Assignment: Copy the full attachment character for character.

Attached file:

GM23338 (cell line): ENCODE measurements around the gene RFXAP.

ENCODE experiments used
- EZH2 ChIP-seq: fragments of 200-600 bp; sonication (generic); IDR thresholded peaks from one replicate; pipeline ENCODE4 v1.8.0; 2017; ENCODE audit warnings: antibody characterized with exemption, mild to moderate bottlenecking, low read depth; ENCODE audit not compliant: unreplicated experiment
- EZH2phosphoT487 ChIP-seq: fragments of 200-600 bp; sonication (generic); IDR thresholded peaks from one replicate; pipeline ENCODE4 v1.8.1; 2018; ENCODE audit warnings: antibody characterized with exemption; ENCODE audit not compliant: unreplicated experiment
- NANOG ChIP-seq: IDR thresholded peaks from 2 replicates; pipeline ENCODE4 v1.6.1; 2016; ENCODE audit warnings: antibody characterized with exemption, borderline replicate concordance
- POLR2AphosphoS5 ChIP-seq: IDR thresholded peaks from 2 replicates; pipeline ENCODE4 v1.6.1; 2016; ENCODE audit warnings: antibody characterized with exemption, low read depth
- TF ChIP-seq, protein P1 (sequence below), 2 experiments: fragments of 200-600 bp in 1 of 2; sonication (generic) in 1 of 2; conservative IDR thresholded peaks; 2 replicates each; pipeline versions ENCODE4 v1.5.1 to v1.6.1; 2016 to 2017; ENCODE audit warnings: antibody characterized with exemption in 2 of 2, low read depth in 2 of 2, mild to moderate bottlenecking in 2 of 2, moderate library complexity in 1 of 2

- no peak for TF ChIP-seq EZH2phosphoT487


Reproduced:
GM23338 (cell line): ENCODE measurements around the gene RFXAP.

ENCODE experiments used
- EZH2 ChIP-seq: fragments of 200-600 bp; sonication (generic); IDR thresholded peaks from one replicate; pipeline ENCODE4 v1.8.0; 2017; ENCODE audit warnings: antibody characterized with exemption, mild to moderate bottlenecking, low read depth; ENCODE audit not compliant: unreplicated experiment
- EZH2phosphoT487 ChIP-seq: fragments of 200-600 bp; sonication (generic); IDR thresholded peaks from one replicate; pipeline ENCODE4 v1.8.1; 2018; ENCODE audit warnings: antibody characterized with exemption; ENCODE audit not compliant: unreplicated experiment
- NANOG ChIP-seq: IDR thresholded peaks from 2 replicates; pipeline ENCODE4 v1.6.1; 2016; ENCODE audit warnings: antibody characterized with exemption, borderline replicate concordance
- POLR2AphosphoS5 ChIP-seq: IDR thresholded peaks from 2 replicates; pipeline ENCODE4 v1.6.1; 2016; ENCODE audit warnings: antibody characterized with exemption, low read depth
- TF ChIP-seq, protein P1 (sequence below), 2 experiments: fragments of 200-600 bp in 1 of 2; sonication (generic) in 1 of 2; conservative IDR thresholded peaks; 2 replicates each; pipeline versions ENCODE4 v1.5.1 to v1.6.1; 2016 to 2017; ENCODE audit warnings: antibody characterized with exemption in 2 of 2, low read depth in 2 of 2, mild to moderate bottlenecking in 2 of 2, moderate library complexity in 1 of 2

- no peak for TF ChIP-seq EZH2phosphoT487